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The next eclipse is an annular solar eclipse on September 1, 2016.
Every calendar year has at least 4, but 5, 6 or even 7 eclipses are also possible. Why don’t we see them all?
American astronomer Asaph Hall discovered Phobos, one of the two Martian moons, on this date in 1877. Did he imagine how well we’d see Mars’ moons today?
It’s the insect star of The Silence of the Lambs.
Circumzenithal arcs have been described as an “upside down rainbow” or “a grin in the sky.” They’re wonderful! See photos here.
You call them starfish? They’re brilliant by any name.
Here is the famous Pillars of Creation photo taken by the Hubble Space Telescope. It’s one of the features within the Eagle Nebula.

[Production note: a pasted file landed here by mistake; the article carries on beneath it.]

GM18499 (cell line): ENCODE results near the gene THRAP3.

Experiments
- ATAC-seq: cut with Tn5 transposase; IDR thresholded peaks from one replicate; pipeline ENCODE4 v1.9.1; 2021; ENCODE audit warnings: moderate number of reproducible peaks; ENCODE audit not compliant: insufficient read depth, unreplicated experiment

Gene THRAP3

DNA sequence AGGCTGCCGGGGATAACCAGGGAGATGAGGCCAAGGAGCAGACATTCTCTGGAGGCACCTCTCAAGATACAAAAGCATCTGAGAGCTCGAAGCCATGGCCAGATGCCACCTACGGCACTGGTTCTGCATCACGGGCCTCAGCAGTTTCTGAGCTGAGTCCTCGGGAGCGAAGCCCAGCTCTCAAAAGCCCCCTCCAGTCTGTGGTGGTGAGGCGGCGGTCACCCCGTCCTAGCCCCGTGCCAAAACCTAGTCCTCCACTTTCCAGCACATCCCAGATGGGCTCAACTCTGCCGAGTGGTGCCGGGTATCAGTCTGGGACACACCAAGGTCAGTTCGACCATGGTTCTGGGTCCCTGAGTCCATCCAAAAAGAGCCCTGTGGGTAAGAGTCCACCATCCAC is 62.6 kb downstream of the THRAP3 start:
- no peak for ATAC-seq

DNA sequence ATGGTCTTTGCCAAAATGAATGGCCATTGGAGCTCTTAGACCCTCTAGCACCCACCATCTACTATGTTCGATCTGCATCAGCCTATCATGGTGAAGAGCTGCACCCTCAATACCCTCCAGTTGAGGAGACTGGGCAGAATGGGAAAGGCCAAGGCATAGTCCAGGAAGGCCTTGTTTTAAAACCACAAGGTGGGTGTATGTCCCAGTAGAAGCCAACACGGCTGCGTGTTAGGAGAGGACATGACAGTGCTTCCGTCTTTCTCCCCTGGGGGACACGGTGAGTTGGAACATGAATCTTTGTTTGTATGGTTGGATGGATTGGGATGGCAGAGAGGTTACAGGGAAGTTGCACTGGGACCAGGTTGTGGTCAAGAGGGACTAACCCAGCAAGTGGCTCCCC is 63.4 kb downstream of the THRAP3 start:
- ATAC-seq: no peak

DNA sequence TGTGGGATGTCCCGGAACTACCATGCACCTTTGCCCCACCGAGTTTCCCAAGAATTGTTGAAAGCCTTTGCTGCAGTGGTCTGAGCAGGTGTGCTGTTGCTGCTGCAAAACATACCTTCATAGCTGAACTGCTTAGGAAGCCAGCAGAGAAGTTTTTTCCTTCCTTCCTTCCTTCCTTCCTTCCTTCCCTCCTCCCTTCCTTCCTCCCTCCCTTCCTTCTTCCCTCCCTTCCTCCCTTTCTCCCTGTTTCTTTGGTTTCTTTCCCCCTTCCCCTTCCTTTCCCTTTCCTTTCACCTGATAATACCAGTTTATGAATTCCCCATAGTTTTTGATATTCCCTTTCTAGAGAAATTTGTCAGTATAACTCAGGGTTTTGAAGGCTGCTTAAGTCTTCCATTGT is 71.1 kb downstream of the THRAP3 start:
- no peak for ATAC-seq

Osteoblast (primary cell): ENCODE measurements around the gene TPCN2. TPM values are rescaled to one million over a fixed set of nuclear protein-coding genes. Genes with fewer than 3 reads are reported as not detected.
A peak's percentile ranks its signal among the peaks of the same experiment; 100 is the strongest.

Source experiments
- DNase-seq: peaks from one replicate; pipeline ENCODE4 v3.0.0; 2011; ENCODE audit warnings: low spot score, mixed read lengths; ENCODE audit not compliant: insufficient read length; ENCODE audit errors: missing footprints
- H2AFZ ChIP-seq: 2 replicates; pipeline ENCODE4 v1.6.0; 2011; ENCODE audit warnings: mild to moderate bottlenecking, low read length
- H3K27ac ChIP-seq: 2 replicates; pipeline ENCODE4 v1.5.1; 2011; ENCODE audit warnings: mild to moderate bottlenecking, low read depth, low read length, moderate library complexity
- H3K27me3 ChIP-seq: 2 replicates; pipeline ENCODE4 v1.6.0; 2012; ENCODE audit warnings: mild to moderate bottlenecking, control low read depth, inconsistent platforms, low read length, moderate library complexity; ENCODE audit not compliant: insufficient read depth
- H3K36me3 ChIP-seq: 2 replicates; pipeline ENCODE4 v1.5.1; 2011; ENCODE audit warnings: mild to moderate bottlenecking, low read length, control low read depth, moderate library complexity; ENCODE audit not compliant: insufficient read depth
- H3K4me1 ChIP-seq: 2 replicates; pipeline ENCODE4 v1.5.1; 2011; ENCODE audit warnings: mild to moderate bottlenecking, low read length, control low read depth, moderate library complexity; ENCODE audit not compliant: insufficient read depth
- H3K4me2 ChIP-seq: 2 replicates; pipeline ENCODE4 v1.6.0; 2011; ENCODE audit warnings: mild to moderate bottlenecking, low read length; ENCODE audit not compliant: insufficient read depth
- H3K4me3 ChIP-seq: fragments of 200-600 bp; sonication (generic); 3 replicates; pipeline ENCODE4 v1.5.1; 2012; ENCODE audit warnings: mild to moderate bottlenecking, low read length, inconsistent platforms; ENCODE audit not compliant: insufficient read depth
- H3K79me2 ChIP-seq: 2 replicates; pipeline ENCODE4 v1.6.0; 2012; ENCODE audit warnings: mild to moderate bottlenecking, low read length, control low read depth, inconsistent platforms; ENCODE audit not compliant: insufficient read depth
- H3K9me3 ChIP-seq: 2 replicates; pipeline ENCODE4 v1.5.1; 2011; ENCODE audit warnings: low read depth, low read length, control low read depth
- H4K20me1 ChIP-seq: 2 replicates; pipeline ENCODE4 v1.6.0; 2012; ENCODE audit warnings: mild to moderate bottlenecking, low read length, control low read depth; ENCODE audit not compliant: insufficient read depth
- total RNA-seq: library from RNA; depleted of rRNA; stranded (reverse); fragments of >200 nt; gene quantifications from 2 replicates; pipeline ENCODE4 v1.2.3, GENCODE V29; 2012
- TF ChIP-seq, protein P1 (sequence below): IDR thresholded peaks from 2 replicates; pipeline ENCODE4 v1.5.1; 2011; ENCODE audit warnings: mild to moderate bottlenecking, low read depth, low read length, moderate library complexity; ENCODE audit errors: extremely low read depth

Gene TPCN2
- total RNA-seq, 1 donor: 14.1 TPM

The wind map updates every hour and lets you see the movement, flow, and speeds of wind across the United States. Go see it! It’s great!
“A fish out of water might seem an extraordinary thing, but in fact it is quite a common phenomenon,” said these researchers.
Delay those New Year’s plans. World timekeepers have announced they’ll add a leap second just before midnight on December 31, 2016.
Moon and Jupiter at dawn October 27
Orionid meteor in moonlight